Snatches of sunshine

A grey day in May

Continuing the effort to return to normal, or as near to normal as anyone can get during a global pandemic, the Friends and regular volunteers foregathered once again on Saturday 22nd May and – ever the optimists – endeavoured to do a little more maintenance on the site at Hemingfield after a thoroughly mixed week of rain and everything except regular sunshine.

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May Days

Glowering and wet: Hemingfield Colliery 8th May 2021

Wet weekends are nothing new, but they do tend to rankle when they delay planned activities, and especially so when the sun somehow managed to shine late into the dying light of the working week. The Friends can wait another week to get back on site for some more socially-distanced outdoor maintenance work.

Meanwhile, back home sheltering from the downpour, the Friends and volunteers made good use of some extra hours of research and writing, and some went for a wander around Hemingfield and Elsecar…

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Step-Up and Stick to the Plan. Returning to a new normal?

This is a recuperative post, covering a range of time from March into April 2021, as the UK’s lockdown began to ease, following a 4 step plan: a roadmap enabled by the extensive targeted vaccination programme proceeding since the new year. As the nation recovers normal activities, so hopefully will we!

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Leaping to Jump’s defence

Are you going to Jump?

Jump road sign

Jump, near Barnsley, in South Yorkshire is certainly an eye-catching name on a sign, and somewhat arresting when said out loud.

But locals have heard it all before…

“…you have a slight touch of onomaphobia as regards the name of our village. The name, tout court, certainly does impinge rather directly on the attention, showing that it has the “punch” or “pep” so beloved of our transatlantic cousins. By the way, the name of Jump would make the fortune of a striving burgh out West.”

Penistone, Stocksbridge and Hoyland Express, 4th April 1925, p.4

Wild West or not, in times gone by it has often been the subject of comment and even scandal:

“Jump was noted as the sport of the Press, and any sensational story was tacked onto it. Society at large thought of it with derision, and speculators gave it a wide berth.”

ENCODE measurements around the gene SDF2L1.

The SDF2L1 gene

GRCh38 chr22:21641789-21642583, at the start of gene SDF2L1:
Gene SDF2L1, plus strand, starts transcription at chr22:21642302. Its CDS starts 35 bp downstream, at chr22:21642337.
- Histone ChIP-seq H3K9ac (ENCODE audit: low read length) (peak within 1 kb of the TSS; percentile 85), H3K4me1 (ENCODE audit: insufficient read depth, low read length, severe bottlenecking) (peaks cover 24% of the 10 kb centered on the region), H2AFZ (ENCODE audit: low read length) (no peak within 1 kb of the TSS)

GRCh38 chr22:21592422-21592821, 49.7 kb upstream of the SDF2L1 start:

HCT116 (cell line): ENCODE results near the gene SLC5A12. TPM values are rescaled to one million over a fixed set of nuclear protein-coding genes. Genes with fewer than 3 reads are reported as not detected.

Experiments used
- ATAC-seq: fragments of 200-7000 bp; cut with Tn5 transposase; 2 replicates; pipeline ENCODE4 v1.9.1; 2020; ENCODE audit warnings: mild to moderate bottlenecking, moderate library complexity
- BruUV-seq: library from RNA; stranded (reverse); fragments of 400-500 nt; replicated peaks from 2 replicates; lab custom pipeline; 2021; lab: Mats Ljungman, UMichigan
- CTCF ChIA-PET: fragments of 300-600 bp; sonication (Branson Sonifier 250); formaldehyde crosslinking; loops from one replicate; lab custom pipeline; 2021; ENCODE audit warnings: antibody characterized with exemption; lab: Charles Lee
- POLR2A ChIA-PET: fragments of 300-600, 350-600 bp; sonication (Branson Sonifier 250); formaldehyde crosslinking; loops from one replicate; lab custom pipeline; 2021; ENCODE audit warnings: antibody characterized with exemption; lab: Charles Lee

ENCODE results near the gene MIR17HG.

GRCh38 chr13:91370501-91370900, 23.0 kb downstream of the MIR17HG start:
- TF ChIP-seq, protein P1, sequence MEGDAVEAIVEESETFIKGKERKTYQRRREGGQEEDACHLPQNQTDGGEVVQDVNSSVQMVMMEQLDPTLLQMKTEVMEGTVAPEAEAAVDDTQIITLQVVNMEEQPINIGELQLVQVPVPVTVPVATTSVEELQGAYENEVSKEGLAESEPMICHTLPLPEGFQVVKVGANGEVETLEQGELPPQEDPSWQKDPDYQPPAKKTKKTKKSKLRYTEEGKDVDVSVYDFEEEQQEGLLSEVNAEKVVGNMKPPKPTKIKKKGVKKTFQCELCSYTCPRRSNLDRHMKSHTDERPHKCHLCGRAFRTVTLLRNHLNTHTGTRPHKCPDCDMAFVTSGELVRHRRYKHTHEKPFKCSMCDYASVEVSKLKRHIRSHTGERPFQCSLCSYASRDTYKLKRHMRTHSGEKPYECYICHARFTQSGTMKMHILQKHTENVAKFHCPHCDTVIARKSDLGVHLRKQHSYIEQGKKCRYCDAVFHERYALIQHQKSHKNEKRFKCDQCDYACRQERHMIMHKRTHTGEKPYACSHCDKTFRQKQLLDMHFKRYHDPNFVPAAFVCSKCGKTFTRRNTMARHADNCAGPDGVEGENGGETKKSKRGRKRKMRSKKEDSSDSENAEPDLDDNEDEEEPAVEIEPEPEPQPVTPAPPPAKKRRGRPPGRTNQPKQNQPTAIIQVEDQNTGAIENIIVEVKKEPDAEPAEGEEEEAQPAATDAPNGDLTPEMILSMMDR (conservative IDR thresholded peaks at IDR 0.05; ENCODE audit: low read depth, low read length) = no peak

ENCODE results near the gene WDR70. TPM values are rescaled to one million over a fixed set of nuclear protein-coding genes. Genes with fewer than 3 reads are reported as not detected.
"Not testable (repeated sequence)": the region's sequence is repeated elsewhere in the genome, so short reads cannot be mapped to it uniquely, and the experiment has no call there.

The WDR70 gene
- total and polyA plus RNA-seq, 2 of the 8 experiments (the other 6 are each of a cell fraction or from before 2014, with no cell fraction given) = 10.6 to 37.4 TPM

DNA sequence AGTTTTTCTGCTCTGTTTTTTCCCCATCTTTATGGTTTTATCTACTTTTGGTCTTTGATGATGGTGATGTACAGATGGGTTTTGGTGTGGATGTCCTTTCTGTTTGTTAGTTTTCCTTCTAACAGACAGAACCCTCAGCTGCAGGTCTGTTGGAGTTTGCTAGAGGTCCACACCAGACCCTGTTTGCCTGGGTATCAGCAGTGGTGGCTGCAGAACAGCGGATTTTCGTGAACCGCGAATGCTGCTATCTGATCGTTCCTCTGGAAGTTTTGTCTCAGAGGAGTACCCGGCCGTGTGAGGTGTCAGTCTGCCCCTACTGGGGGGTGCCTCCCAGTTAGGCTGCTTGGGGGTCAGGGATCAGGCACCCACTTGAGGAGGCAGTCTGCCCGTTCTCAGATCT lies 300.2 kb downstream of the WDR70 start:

Barnsley Chronicle, 2nd March 1901, p.7

But where does the name come from?

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Creative Heritage: 3D printing and model making

In what we hope will be an ongoing series of guest blogs on the site, we’re delighted to share this Creative Heritage piece, sharing the story of one of many creative ways of engaging with heritage and history, inspired by or aligned with the stories of Hemingfield Colliery.

This one brings together old and new technology as Peter Duthie shares his insights into planning, designing and fabricating 3D models of industrial electric locomotives. Peter writes:

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Autumn falls; rising hope

view of a flowering yellow weed growing out of a sandstone wall with an engine house building above it. Hope in dark times.
View of the winding engine house from the the pumping shaft level

On Saturday 17th October 2020, The Friends of Hemingfield Colliery squeezed another socially-distanced and Covid-safe session for a small number of volunteers. Working outdoors in the fresh air it was a busy day, even if it might have been the last in 2020.

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Saturday successes, 5th Sept 2020

View of lower terrace and top of retaining wall with repairs reaching the top.

Seizing another weekend of good weather and maintaining the momentum of recent weeks, the Friends and regular volunteers started early and quickly got shovelling, mixing and delivering lime mortar ready to continue rebuilding the collapsed rear retaining wall. Working safely outdoors and with focus to get the job done, the global pandemic seemed a little further away for a short while.

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